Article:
The latest NYT editorial tries fairly hard to paint a bad picture of the economy. Unfortunately, for all its cherry-picking, it still can’t change the facts. It all starts in the first sentence:
If you’re still harboring the notion that the economy is “good,” prepare to be disabused.
I think I’m prepared.
[The 2005 Census Bureau report (page 13)] shows that median [household] income rose 1.1 percent last year, to $46,326, the first increase since it peaked in 1999. But the entire increase is attributable to the 23 million households headed by someone over age 65. So the gain is likely from investment income and Social Security, not wages and salaries.
For the other 91 million households, the median dropped, by half a percent, or $275.
What the NYT neglects to tell its readers is that the 0.5% drop is the smallest drop in the last three years. The 2004 Census Bureau report (page 11) showed that the median household income for those 91 million households dropped more than double (1.2%), and the 2003 report (page 12) showed it dropping 0.9%. Of course, NYT readers don’t need to be bothered with these sorts of facts.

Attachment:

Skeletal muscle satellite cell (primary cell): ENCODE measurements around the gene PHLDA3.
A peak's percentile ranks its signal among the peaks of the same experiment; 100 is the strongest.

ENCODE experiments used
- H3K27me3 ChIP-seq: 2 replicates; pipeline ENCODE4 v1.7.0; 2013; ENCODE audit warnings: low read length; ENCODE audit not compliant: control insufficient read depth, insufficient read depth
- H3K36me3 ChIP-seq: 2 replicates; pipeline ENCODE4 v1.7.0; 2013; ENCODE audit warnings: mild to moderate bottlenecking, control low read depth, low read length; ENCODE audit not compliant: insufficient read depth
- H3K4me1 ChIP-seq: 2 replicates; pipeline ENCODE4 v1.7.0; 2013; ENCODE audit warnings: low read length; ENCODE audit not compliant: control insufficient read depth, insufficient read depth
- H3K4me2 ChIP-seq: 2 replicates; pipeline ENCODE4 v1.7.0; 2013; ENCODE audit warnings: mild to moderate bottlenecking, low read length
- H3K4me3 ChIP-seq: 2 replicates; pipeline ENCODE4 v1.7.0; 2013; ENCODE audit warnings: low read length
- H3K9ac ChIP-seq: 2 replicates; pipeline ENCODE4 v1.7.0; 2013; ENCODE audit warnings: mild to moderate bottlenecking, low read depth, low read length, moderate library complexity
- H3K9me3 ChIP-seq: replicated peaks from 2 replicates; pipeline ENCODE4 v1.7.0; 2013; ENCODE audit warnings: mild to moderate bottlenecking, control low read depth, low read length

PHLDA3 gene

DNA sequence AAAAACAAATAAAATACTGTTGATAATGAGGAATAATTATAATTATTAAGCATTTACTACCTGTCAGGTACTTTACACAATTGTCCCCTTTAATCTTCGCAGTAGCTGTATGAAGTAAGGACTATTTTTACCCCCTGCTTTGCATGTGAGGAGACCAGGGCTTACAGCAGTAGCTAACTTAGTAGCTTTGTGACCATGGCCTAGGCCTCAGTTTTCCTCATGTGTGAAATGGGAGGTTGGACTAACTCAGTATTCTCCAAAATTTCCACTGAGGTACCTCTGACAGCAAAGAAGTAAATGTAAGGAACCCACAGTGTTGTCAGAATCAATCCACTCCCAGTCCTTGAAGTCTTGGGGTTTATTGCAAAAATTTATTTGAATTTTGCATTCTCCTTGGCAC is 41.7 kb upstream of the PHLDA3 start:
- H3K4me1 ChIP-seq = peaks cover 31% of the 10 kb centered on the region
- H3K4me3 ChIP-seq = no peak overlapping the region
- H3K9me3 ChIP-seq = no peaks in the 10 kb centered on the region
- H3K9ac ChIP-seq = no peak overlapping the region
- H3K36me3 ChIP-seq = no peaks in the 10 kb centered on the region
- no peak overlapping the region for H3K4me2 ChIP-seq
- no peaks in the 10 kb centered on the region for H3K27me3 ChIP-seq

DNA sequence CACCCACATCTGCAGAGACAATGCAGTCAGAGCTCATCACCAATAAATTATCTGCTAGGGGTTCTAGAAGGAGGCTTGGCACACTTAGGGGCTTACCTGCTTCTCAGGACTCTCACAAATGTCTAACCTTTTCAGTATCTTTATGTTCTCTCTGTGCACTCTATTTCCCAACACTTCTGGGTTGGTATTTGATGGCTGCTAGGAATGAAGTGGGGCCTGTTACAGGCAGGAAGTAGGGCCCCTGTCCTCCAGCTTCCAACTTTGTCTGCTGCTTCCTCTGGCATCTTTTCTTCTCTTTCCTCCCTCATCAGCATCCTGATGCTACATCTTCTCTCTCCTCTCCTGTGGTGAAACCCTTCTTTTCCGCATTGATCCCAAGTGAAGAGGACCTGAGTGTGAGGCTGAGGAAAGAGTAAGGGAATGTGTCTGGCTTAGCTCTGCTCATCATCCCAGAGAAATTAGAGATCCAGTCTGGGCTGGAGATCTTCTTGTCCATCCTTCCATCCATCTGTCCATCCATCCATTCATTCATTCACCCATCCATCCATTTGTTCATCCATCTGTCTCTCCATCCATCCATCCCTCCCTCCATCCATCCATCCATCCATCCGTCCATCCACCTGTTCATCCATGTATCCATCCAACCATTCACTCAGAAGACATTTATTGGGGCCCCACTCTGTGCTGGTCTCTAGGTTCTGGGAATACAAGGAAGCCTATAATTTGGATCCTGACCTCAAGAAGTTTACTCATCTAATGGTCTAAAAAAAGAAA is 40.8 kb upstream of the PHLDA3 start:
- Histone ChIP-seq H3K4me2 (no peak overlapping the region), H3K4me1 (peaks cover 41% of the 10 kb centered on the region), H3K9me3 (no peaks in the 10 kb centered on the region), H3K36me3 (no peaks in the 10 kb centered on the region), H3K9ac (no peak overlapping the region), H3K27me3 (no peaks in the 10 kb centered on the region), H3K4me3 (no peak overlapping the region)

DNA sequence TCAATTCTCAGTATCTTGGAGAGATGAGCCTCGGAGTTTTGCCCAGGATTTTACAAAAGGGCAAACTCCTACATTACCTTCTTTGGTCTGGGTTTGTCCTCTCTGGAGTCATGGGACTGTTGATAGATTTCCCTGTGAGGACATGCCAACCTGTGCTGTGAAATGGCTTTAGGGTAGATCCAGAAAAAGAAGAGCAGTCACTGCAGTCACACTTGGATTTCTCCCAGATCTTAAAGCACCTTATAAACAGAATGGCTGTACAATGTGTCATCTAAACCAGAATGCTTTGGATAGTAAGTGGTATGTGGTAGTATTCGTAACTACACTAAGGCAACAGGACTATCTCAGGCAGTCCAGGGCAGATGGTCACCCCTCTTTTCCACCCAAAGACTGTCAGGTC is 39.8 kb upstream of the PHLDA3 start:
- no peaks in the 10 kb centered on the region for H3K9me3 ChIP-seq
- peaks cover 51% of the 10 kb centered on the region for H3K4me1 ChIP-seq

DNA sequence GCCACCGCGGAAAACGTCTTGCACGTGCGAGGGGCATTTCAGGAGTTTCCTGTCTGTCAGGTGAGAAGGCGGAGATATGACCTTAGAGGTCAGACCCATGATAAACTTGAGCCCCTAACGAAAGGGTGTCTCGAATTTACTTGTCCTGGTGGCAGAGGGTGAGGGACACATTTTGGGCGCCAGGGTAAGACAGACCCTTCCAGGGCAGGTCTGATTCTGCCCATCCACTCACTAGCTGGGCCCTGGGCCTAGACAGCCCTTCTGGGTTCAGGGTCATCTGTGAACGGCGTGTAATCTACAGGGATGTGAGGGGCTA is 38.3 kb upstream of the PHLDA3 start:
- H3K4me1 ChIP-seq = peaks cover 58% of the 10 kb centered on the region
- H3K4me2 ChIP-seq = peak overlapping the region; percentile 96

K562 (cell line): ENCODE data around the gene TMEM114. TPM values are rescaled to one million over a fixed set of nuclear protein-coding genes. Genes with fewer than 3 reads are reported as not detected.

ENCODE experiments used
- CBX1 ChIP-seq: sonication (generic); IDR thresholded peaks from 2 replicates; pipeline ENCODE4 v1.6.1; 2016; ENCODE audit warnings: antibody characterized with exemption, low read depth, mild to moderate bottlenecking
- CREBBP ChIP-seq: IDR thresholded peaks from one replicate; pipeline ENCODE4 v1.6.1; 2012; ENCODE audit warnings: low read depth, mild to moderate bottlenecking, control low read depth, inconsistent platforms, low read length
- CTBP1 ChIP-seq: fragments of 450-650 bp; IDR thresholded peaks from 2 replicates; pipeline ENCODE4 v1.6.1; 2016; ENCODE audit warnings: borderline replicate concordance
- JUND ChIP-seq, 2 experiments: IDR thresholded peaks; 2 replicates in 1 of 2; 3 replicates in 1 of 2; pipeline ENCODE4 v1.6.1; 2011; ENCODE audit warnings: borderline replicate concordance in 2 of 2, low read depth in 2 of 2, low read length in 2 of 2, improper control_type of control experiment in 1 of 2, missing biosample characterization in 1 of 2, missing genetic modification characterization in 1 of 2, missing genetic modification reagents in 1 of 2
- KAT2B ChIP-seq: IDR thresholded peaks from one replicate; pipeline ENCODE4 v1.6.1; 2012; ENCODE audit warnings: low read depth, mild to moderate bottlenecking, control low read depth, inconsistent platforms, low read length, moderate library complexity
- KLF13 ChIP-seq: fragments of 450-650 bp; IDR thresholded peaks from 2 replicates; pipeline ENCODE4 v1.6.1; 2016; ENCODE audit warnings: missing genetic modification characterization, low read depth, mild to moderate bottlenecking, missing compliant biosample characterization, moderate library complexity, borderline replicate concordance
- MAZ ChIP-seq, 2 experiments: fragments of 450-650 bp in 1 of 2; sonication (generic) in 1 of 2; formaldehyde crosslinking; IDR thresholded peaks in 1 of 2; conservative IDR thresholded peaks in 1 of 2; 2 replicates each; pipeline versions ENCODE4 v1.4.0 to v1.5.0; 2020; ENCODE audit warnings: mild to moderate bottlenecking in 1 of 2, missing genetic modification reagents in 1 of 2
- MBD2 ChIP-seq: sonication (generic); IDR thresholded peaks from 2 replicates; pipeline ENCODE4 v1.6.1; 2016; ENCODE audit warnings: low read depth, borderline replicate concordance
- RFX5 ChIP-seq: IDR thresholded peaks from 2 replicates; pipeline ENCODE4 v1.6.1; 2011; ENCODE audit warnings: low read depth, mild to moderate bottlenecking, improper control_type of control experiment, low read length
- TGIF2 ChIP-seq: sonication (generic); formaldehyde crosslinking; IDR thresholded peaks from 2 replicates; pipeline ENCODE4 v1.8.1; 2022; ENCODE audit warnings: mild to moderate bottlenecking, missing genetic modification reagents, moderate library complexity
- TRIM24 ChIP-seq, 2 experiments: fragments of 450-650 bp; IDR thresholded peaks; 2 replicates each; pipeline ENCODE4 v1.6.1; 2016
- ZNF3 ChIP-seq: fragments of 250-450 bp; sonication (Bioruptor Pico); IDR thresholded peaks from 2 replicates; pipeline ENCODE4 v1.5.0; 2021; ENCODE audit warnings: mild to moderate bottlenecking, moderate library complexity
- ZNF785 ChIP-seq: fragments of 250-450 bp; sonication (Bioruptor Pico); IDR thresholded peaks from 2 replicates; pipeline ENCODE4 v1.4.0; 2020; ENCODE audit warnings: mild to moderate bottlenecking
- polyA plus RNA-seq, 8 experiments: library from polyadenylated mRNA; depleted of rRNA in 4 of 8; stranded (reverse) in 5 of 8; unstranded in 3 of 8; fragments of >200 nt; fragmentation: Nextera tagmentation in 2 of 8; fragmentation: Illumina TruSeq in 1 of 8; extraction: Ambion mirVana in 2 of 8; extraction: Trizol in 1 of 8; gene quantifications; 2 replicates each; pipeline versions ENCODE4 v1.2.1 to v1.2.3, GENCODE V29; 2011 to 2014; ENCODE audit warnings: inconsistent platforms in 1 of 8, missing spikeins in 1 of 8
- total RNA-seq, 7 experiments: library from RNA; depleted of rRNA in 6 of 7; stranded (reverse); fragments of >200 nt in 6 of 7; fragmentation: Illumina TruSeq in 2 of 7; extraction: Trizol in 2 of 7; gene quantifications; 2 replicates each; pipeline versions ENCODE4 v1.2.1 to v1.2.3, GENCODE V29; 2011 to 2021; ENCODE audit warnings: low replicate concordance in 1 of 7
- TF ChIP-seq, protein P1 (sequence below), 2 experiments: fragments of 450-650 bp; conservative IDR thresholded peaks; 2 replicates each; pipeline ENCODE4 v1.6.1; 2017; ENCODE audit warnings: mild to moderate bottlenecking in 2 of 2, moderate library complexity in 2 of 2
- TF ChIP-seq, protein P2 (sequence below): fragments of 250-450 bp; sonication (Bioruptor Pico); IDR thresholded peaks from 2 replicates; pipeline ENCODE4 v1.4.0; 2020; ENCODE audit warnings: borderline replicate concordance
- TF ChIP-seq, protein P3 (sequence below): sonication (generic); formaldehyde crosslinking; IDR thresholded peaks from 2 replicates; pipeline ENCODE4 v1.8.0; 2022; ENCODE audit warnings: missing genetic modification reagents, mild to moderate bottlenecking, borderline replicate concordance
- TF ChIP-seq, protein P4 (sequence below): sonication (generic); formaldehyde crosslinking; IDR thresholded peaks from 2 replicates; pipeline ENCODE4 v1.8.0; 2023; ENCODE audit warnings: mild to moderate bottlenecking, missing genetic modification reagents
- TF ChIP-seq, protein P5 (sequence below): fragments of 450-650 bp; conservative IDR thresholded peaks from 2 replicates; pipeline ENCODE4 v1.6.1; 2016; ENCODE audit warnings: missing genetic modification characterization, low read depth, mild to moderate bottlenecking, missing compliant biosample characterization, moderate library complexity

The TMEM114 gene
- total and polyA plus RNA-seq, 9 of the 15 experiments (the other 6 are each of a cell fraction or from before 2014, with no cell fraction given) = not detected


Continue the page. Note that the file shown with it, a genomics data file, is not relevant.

The NYT goes on to complain about poverty:
Despite the Bush-era expansion, the number of Americans living in poverty in 2005 — 37 million — was the same as in 2004. This is the first time the number has not risen since 2000. But the share of the population now in poverty — 12.6 percent — is still higher than at the trough of the last recession, when it was 11.7 percent.
This is extremely misleading, as the following graph shows:
If the percentage of Americans living in poverty actually corresponded to the troughs of recessions, this would actually mean something. Unfortunately, this isn’t the case, as history shows. In 1990, the poverty rate rose for another three years. Also, there are years when the poverty rate increased even when there wasn’t a recession.
By neglecting to put data into the appropriate context, the editorial board of the NYT misleads its readers. Given the amount of digging the NYT must have had to do in order to paint a bad picture of the economy, its hard to write this disservice off as wholly unintentional.